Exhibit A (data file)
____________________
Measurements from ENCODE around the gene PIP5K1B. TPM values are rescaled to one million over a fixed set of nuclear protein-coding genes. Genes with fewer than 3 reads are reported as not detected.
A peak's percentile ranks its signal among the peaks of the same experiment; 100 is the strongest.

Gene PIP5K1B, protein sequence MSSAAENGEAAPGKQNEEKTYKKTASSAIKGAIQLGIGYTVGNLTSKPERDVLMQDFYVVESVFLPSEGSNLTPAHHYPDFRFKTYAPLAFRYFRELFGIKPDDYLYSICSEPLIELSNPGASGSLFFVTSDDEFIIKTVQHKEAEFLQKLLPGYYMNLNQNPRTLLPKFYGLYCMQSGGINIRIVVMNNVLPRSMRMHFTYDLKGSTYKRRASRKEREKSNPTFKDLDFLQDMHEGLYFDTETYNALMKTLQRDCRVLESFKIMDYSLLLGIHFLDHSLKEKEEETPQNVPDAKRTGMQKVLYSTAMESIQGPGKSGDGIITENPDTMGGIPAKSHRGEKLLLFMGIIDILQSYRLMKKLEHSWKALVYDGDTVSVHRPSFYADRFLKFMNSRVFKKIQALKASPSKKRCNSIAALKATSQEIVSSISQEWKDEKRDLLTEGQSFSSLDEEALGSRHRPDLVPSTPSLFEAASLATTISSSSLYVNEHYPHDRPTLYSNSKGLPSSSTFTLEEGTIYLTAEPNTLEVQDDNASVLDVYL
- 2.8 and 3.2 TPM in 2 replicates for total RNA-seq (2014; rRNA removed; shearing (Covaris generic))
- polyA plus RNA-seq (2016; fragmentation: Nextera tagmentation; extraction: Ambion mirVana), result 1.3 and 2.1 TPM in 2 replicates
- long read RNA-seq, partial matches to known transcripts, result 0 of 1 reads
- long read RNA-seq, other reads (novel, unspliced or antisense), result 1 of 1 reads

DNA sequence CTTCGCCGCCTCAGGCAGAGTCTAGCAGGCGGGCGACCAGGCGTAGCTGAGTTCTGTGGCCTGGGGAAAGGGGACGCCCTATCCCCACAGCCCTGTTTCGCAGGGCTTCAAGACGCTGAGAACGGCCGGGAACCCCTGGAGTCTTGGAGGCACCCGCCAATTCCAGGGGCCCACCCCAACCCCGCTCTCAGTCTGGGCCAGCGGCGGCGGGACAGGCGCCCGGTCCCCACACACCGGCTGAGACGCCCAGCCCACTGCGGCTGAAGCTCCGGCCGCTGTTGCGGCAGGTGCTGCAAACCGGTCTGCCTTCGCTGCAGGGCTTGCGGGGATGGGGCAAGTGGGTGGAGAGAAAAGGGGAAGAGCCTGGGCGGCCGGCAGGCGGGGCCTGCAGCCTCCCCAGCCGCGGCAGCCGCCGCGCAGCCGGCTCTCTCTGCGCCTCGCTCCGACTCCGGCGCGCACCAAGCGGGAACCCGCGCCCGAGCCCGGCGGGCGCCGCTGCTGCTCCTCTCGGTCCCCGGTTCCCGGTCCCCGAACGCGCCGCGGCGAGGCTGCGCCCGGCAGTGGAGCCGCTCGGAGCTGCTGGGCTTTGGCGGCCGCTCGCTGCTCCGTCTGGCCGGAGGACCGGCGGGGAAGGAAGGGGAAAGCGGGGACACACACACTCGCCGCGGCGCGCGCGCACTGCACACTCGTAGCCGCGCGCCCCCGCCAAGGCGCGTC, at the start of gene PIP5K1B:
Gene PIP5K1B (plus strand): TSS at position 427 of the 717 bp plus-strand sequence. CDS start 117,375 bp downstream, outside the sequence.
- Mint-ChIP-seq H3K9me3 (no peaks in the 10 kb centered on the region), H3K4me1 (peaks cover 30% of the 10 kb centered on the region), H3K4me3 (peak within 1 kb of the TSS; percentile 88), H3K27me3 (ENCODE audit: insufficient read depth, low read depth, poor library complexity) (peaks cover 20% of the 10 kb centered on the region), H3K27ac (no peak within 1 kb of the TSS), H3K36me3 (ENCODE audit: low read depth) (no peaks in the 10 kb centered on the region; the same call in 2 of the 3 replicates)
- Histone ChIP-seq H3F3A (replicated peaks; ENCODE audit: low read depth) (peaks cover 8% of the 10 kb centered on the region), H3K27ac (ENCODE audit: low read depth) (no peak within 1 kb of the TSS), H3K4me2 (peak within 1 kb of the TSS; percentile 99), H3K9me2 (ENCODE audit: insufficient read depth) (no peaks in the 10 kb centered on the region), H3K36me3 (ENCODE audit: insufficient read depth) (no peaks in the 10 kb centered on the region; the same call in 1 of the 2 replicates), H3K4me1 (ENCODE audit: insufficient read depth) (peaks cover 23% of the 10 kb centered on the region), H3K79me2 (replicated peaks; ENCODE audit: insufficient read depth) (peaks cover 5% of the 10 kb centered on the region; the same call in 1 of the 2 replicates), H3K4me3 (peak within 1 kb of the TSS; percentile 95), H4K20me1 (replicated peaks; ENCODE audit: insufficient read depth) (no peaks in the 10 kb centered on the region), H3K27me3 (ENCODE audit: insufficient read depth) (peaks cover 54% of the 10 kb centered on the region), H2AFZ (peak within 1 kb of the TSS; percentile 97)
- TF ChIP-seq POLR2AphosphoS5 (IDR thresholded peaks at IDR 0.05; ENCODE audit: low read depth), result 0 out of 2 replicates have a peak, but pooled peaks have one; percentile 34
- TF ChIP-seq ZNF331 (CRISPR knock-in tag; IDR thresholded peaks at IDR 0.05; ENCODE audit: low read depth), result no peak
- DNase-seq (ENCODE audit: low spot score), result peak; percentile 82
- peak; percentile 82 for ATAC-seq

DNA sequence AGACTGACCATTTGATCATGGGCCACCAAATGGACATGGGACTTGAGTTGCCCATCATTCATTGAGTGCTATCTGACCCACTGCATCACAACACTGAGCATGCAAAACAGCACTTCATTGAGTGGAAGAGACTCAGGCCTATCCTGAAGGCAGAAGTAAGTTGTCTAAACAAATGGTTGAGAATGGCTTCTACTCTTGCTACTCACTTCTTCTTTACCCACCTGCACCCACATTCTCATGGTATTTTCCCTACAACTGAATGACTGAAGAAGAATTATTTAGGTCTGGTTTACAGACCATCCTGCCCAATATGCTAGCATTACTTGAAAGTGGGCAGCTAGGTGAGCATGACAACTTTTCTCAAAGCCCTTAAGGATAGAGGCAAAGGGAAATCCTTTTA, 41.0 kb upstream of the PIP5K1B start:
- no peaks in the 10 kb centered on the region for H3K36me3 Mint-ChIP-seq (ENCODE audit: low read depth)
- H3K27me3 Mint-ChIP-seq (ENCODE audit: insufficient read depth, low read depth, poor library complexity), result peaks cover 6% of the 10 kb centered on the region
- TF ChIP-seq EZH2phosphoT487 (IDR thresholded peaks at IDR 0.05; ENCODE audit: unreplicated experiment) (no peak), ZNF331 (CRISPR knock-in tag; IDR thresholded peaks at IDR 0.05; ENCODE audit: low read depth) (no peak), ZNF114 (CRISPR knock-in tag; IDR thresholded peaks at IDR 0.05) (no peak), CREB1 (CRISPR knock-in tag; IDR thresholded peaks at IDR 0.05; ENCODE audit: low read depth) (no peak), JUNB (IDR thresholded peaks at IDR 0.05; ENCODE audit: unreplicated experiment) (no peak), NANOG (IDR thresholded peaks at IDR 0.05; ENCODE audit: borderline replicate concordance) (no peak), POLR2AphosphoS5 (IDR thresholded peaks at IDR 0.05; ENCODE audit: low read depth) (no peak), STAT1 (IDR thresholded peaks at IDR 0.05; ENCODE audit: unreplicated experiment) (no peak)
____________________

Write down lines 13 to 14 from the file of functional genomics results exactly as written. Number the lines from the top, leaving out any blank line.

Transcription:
- TF ChIP-seq ZNF331 (CRISPR knock-in tag; IDR thresholded peaks at IDR 0.05; ENCODE audit: low read depth), result no peak
- DNase-seq (ENCODE audit: low spot score), result peak; percentile 82